Scoob!

DIGITAL REVIEW:

Warner;
Animated;
$19.99 VOD, $24.99 EST;
Rated ‘PG’ for some action, language and rude/suggestive humor.
Voices of Will Forte, Mark Wahlberg, Jason Isaacs, Gina Rodriguez, Zac Efron, Amanda Seyfried, Kiersey Clemons, Ken Jeong, Tracy Morgan, Frank Welker, Iain Armitage, Mckenna Grace, Simon Cowell.

In upscaling “Scooby-Doo!” for what would have been the long-running franchise’s first big-screen outing, the filmmakers behind Scoob! have sent the Mystery Inc. gang far beyond the trappings of their typical adventures.

Instead of a mere ghost story to unravel, the team finds itself entangled in an Indiana Jones-style globetrotting adventure that involves unlocking the gates of hell to uncover vast treasures left behind by Alexander the Great. Along the way they encounter enough characters from other classic cartoons to make this seem less like a “Scooby-Doo!” movie and more like phase one of a Hanna-Barbera cinematic universe.

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It begins simply enough, with a flashback of young Shaggy meeting his talking-dog pal Scooby for the first time — and the pair in turn joining forces with the junior versions of Fred, Daphne and Velma to conquer a haunted house on Halloween. Cut to the present, and the fully fledged mystery-solving team we all know and love is looking for their next case. The client turns out to be none other than Simon Cowell, voicing himself in the grand tradition of the Scooby celebrity crossover, though things hit a snag when he questions the value of Shaggy and Scoob to the team, causing the pair to sulk off.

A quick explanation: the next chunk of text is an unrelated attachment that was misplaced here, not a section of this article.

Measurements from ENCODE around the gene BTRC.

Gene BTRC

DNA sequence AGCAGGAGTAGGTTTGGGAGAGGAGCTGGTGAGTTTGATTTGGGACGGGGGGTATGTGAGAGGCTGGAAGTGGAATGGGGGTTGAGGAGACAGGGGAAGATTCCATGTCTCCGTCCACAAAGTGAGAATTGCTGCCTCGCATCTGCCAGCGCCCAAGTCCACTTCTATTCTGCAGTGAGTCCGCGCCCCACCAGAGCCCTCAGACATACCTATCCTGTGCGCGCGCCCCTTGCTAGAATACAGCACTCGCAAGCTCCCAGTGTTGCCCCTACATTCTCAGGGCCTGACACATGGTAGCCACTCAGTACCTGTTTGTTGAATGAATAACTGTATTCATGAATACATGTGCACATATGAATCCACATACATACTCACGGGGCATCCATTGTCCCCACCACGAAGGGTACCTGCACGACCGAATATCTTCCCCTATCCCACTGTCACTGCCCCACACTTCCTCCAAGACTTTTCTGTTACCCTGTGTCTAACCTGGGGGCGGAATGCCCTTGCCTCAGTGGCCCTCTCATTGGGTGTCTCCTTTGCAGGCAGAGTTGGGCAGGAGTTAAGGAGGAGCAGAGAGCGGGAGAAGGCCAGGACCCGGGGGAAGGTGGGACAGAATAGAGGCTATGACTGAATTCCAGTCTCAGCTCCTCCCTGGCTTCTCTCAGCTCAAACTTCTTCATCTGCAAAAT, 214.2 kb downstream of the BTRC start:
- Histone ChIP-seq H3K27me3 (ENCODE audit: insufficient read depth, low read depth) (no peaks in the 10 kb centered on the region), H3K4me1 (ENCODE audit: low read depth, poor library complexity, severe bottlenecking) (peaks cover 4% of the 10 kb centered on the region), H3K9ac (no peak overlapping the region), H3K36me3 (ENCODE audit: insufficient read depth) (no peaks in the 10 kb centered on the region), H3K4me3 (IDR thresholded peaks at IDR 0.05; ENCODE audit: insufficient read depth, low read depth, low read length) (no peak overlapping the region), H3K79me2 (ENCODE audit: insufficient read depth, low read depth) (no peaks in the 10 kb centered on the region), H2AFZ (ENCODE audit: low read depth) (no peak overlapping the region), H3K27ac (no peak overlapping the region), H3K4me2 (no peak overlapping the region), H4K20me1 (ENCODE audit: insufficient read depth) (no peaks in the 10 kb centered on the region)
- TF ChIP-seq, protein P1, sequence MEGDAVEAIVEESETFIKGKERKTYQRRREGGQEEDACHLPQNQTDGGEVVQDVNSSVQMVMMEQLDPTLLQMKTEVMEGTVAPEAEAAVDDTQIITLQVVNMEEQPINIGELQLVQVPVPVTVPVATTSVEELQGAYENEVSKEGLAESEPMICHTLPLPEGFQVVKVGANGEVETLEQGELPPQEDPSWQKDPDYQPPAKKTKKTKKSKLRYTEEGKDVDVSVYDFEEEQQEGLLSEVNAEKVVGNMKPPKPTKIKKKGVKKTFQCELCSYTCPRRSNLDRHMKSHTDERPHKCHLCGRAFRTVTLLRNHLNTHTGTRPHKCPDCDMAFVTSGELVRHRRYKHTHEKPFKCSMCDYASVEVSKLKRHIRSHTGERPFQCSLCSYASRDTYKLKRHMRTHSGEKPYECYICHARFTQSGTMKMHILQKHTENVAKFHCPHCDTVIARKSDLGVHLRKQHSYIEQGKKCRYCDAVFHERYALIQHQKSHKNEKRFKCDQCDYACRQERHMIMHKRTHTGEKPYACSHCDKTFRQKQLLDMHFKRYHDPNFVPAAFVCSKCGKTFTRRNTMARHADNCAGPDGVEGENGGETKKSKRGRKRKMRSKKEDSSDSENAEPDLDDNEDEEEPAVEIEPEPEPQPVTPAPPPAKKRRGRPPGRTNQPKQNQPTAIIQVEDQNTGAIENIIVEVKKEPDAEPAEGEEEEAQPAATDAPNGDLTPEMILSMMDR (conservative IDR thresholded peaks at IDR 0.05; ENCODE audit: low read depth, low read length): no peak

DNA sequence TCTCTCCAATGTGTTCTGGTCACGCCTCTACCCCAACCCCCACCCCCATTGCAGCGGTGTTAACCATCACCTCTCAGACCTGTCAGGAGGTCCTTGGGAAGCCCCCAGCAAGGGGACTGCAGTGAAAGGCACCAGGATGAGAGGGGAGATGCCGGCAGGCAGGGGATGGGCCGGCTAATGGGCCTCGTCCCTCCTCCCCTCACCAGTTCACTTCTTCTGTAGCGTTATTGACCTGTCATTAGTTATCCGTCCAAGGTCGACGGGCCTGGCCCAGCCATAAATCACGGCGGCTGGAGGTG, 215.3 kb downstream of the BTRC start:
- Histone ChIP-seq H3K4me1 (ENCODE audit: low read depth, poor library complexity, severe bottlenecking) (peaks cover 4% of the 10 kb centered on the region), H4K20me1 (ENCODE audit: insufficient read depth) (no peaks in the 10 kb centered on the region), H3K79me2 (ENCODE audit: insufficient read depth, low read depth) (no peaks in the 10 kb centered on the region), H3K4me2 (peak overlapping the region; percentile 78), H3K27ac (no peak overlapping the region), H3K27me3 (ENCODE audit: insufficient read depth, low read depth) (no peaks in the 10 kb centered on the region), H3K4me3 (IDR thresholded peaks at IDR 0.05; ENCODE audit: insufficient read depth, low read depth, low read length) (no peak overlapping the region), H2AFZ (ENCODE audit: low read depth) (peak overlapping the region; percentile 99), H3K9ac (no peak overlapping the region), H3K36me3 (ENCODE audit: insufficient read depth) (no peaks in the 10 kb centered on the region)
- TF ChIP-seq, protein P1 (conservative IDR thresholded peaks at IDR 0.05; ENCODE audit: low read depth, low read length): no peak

Once on their own, the pair are attacked by an army of robots and rescued by famed HB superheroes Blue Falcon and Dynomutt, who reveal the villain is none other than Dick Dastardly of HB’s “Wacky Races” fame.

Since Scooby is descended from the trusted dog of Alexander, Dasterdly needs his DNA to unlock the gates, and kidnaps the rest of Mystery Inc. to set a trap. But to unveil the gates, he must retrieve the three skulls of the guardian Cerberus from their hiding spots around the world.

The bizarre story beats, while putting a spin on timeless Scooby tropes, offer an excuse for some wild, colorful animation, as the classic characters are modernized through CGI, while Dasterdly and his army of diminutive robots are no doubt meant to evoke the flavor of Gru and the Minions from Despicable Me. It’s a splashy distraction for the little ones that delivers a warm message about friendship as it brings a touch of nostalgia for older viewers.

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The home video presentation offers 20 minutes of deleted sequences (featuring even more Hanna-Barbera characters) with introductions by director Tony Cervone.

Additional extras include a 10-minute “How to Draw Scooby-Doo” instructional video with Cervone, a four-minute voice-cast blooper reel and a one-minute promotional video in which the cast plays with puppies.

Apple TV offers a six-minute “New Friends, Newer Villains” featurette about all the Hanna-Barbera characters in the film. Vudu has an additional one-minute “Welcome Aboard the Falcon Fury” video, which is just a clip from the film.

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